The World Record Q
More than 175 years ago, a group of concerned Kingstonians gathered together in St. Andrew’s Church to devise a plan. With the help of an up-and-coming lawyer named John A. MacDonald, they wanted to petition the government to create a new college. In 1841, their wish was granted, and Queen’s College was created through a royal charter from the court of Queen Victoria.
Nearly two centuries later, Queen’s has grown into a thriving university, though it’s changed considerably from what the founders imagined. In its 175 years, it has switched from a college to a university, welcomes students from around the world and has grown to be one of Canada’s top research and teaching universities.
This year, as the university and its community are celebrating those 175 years, Queen’s decided to do something big —bigger than anyone had ever done before. On Sept. 6, 2016, thousands of people gathered together on Nixon Field to break the Guinness World Record for the largest human letter.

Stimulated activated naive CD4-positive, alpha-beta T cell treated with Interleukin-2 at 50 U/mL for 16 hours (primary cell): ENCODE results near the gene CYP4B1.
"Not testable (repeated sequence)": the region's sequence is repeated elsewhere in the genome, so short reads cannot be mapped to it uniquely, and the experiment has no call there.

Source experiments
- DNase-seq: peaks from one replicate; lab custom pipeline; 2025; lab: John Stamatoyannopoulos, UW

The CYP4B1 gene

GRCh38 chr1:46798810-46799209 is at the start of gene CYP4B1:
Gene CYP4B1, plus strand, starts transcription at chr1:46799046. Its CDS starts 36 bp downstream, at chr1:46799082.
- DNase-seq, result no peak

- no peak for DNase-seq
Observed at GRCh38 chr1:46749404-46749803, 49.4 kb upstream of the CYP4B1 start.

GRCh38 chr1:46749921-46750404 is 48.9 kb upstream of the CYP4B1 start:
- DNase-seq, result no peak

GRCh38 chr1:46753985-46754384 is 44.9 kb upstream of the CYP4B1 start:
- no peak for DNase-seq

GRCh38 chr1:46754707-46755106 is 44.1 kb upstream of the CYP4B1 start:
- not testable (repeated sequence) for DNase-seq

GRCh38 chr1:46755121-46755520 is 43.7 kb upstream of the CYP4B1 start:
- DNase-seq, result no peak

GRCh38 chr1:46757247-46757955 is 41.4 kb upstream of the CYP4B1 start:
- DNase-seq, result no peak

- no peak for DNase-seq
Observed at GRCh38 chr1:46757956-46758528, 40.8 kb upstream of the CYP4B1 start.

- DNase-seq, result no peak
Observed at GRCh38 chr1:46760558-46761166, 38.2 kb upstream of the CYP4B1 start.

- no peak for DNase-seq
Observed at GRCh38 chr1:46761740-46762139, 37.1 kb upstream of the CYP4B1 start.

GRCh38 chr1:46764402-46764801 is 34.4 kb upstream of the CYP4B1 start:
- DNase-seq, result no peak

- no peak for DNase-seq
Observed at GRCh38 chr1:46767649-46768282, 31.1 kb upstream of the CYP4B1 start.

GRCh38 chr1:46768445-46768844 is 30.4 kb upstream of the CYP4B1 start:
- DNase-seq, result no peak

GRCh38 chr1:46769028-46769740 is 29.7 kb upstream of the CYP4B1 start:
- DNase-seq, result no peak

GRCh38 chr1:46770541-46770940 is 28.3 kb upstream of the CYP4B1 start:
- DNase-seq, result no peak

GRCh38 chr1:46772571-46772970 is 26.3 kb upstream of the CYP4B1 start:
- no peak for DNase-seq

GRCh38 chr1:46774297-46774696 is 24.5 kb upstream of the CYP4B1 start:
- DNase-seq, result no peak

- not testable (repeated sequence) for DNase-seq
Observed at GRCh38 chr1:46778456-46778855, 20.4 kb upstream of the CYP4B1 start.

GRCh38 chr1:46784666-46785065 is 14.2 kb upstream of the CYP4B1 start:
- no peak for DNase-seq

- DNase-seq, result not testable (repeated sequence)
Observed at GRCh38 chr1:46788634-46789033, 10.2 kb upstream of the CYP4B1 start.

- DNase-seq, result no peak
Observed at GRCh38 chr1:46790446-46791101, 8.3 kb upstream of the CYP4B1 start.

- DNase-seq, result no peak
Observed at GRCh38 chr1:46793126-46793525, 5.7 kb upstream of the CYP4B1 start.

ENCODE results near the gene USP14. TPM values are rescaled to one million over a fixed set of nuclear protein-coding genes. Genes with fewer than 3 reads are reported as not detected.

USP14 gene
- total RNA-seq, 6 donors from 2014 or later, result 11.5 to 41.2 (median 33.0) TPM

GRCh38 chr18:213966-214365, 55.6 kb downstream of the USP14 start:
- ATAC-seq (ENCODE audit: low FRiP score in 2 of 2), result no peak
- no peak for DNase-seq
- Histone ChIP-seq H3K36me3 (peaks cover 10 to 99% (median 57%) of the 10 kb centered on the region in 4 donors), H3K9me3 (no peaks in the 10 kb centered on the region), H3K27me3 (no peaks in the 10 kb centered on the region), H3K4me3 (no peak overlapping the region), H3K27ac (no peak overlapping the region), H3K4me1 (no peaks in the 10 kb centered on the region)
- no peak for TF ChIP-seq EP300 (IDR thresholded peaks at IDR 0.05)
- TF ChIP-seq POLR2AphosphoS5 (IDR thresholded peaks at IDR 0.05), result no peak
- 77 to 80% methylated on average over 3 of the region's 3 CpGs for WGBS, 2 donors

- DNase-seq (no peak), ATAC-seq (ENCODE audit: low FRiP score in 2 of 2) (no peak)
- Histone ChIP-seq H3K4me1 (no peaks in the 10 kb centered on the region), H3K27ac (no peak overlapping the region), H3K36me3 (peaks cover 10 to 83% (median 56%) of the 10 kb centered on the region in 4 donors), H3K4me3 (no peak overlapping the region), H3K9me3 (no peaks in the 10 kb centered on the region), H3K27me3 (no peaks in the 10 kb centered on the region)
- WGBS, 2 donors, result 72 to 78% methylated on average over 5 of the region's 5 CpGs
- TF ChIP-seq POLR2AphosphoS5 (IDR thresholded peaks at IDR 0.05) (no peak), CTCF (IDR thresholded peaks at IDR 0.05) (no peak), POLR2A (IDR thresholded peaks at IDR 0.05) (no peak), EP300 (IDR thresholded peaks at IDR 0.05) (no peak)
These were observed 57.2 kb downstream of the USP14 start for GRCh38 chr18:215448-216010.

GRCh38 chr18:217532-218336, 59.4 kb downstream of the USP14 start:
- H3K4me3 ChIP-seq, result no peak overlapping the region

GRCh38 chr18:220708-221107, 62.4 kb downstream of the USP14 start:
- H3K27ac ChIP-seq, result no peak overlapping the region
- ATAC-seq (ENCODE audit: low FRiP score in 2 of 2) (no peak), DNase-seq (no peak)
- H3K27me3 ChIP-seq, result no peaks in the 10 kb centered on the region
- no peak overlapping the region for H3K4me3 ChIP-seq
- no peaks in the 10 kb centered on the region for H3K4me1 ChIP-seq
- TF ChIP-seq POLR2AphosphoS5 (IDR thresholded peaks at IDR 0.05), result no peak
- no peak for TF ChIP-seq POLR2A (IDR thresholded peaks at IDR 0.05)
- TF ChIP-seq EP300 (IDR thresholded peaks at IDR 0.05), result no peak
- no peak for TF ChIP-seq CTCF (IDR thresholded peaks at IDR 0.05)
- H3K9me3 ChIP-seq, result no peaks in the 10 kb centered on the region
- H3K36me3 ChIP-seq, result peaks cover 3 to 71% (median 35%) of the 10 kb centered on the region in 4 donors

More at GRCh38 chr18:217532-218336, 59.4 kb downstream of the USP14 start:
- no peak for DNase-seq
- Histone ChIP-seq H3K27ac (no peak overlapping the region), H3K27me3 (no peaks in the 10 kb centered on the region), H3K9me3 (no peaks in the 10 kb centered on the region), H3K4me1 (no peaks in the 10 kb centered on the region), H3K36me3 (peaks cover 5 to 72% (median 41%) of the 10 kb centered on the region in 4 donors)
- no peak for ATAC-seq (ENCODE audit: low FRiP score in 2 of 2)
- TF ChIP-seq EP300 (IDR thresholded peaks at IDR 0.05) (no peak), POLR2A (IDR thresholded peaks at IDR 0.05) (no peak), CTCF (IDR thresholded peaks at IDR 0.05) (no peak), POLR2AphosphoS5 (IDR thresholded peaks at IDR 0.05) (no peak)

The event took its inspiration from a photo found in the university’s archives. Taken by Jack Chiang from the Kingston Whig-Standard, it depicts more than 100 football players on Richardson Stadium field in the rough shape of a Q. The athletes were about to start their two-week training camp in August of 1985 and wanted to show off their school spirit. Now, 31 years later, students, staff, faculty, alumni and members of the community came out to restage at the photo, but this time, much bigger.
Beating the record would be no mean feat. The previous holder, Dell Technologies in Texas, had gathered together 2,166 people for their record. Queen’s was intent on not just beating that number, but also surpassing it. After checking the capacity of Nixon Field, and mapping out the shape of the Q, organizers put out the call for people in the community to participate.
The community responded. On a sunny afternoon on Sept. 6, 2016, 3,373 people donned yellow T-shirts and gathered together on the field as a Guinness official confirmed the tally. Their numbers pushed the circumference of the Q to an impressive 140 metres, smashing the previous record by more than 1,200 people.
The mood was ecstatic when the crowd learned their attempt had been a major success.
“I might have a sunburn, but it was worth it,” Jasper Haighton, Sc’20, told the Gazette. “It was kind of cool to come together as a community and do something that will be remembered in history.”
Photo by Bernard Clark